The main sticking point is a “backstop” provision that aims to guarantee an open border between EU member Ireland and the U.K.’s Northern Ireland after Brexit. The measure would keep Britain under EU customs rules, and is supposed to last until superseded by permanent new trade arrangements.

Critics say it could leave Britain tied to the EU indefinitely, unable to strike new trade deals around the world.

Pro-Brexit lawmakers said they wouldn’t support May’s agreement unless she renegotiated it to remove the Irish backstop. Steve Baker, a leading Conservative Brexiteer, said Monday that May should “go back to Brussels and demand a better deal.”

EU leaders insist the Brexit withdrawal agreement can’t be changed.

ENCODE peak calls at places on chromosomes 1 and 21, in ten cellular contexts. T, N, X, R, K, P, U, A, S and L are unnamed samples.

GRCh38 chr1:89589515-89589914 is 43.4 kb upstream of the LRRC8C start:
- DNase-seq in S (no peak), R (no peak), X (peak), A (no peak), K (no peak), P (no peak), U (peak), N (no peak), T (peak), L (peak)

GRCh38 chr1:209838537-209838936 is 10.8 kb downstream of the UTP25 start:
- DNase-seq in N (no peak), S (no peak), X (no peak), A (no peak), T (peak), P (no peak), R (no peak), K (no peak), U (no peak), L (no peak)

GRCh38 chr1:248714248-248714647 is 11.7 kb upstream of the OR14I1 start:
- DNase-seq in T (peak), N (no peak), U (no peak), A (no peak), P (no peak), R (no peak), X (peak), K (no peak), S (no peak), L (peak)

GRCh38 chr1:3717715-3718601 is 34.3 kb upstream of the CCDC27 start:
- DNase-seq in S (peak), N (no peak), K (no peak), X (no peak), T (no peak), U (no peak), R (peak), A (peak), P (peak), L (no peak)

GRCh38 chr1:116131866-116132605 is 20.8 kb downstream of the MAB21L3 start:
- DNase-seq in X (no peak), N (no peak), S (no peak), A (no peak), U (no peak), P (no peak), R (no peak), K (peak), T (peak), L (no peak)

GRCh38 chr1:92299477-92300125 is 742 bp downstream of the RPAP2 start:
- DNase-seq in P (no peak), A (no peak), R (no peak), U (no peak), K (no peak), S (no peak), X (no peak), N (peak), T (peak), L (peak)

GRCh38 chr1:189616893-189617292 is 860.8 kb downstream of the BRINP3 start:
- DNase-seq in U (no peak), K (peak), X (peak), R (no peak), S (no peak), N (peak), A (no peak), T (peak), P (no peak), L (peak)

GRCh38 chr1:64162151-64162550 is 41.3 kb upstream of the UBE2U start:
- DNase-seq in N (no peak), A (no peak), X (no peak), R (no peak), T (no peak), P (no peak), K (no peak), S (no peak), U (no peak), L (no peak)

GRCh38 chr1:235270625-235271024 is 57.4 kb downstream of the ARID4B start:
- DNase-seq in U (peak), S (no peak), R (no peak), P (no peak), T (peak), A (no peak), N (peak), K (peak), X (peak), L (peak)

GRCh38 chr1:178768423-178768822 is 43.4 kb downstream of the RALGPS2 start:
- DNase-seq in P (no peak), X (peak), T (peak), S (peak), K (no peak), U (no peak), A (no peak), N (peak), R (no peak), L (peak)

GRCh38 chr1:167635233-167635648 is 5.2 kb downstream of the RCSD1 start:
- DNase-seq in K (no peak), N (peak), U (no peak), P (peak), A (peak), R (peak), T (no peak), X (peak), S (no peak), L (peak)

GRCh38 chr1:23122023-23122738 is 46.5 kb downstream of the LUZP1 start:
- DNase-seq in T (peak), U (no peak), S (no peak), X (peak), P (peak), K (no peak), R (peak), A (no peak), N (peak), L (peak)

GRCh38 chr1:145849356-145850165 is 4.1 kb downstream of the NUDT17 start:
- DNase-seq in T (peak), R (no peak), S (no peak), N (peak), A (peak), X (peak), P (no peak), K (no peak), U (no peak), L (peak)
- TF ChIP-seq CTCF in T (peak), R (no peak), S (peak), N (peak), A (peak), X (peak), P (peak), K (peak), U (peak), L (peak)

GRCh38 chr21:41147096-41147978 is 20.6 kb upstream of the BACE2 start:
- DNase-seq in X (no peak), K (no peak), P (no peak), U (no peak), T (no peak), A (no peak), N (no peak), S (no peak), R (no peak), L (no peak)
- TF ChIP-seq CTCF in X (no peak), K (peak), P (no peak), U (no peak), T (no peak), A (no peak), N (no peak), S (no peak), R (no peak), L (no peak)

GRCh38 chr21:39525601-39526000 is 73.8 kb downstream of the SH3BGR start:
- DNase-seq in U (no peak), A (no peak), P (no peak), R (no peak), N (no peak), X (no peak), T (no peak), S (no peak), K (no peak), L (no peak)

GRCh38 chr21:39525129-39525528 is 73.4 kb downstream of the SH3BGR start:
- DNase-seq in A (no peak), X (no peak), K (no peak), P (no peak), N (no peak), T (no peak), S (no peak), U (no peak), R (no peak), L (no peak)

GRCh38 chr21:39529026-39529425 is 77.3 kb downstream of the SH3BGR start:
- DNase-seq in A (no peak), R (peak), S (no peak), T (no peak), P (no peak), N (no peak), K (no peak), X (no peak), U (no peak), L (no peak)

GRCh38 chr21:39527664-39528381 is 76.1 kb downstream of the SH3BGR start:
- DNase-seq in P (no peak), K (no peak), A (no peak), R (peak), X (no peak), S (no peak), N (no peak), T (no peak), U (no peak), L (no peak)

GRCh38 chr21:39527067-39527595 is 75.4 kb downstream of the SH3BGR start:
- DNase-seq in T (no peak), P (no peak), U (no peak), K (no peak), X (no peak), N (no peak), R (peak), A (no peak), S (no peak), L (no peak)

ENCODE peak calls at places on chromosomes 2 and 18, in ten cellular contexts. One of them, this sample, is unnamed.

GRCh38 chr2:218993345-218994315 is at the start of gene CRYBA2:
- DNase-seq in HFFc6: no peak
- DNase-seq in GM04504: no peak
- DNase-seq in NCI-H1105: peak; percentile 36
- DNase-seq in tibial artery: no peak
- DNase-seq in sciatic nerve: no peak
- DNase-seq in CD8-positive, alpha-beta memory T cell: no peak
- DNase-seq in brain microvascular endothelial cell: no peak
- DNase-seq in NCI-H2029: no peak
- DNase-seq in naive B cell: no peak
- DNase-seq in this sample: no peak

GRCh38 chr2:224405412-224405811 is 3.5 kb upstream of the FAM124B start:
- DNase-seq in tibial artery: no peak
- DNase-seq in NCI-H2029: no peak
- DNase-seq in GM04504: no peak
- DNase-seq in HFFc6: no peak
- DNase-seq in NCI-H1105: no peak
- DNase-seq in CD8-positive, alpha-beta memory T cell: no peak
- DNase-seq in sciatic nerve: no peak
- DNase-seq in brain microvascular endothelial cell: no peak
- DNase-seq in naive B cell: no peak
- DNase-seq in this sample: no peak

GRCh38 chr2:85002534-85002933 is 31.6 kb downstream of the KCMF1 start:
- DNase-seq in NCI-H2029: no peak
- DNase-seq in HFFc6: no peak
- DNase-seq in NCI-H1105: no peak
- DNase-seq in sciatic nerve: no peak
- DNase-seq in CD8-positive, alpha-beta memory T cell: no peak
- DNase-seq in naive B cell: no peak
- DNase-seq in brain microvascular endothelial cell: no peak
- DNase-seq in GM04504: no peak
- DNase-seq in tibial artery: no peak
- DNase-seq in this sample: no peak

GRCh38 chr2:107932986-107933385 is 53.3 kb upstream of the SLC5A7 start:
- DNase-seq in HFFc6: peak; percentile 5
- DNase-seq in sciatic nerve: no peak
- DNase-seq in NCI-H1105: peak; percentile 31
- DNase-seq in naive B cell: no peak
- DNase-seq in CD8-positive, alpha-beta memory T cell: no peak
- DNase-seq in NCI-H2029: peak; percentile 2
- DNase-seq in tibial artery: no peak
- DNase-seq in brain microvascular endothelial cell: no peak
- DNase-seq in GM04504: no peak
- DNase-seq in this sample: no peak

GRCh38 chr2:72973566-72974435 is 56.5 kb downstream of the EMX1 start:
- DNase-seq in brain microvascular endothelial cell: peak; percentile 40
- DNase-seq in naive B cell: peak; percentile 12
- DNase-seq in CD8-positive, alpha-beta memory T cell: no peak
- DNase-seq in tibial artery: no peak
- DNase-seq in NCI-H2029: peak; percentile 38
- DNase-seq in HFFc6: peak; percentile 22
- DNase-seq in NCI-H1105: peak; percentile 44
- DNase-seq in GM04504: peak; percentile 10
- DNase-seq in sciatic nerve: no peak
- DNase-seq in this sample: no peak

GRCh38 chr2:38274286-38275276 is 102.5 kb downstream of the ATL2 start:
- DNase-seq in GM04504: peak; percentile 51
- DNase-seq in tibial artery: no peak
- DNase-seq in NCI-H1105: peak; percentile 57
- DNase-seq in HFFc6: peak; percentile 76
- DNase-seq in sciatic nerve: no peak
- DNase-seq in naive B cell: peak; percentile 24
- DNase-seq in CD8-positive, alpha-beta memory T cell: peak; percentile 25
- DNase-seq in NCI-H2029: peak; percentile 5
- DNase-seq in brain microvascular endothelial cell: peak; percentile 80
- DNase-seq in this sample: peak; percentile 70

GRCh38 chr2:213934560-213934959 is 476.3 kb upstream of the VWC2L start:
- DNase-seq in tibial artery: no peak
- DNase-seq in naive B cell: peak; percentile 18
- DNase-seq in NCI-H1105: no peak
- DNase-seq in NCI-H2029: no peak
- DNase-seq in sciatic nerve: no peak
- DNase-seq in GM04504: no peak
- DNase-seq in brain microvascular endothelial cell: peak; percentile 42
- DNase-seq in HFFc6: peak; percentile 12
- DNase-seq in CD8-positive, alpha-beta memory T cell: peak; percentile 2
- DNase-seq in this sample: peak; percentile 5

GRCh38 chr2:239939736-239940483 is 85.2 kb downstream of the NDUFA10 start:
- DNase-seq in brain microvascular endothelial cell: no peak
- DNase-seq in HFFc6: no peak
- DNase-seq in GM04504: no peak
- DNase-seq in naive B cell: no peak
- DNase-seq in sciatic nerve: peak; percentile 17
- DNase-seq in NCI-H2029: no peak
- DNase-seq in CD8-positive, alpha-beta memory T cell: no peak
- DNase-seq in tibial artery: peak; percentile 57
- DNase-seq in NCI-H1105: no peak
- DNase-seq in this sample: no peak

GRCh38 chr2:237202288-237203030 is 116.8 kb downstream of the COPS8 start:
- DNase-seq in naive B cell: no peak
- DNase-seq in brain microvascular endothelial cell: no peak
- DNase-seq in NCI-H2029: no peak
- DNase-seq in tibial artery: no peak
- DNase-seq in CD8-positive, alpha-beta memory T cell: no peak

“The deal is the deal,” Irish Foreign Minister Simon Coveney said Monday. “It’s taken two years to put together. It’s a fair deal for both sides.”

However, while the 585-page withdrawal agreement is set, an accompanying declaration on future relations between the EU and Britain is shorter and vaguer and may be open to amendment.

Postponing the vote could give May more time to seek concessions from the EU, which is due to hold a summit in Brussels on Thursday and Friday. She spoke over the weekend to European Council President Donald Tusk and to European leaders including Irish Prime Minister Leo Varadkar, amid signs she was seeking to tweak the deal.

“Of course we can improve this deal, and the prime minister is seeking to improve this deal,” British Environment Secretary Michael Gove told the BBC.

In the EU, though, there is exasperation at Britain’s indecision. Guy Verhofstadt, the European Parliament’s Brexit Coordinator, tweeted: “I can’t follow anymore. After two years of negotiations, the Tory government wants to delay the vote. Just keep in mind that we will never let the Irish down. This delay will further aggravate the uncertainty for people & businesses. It’s time they make up their mind!”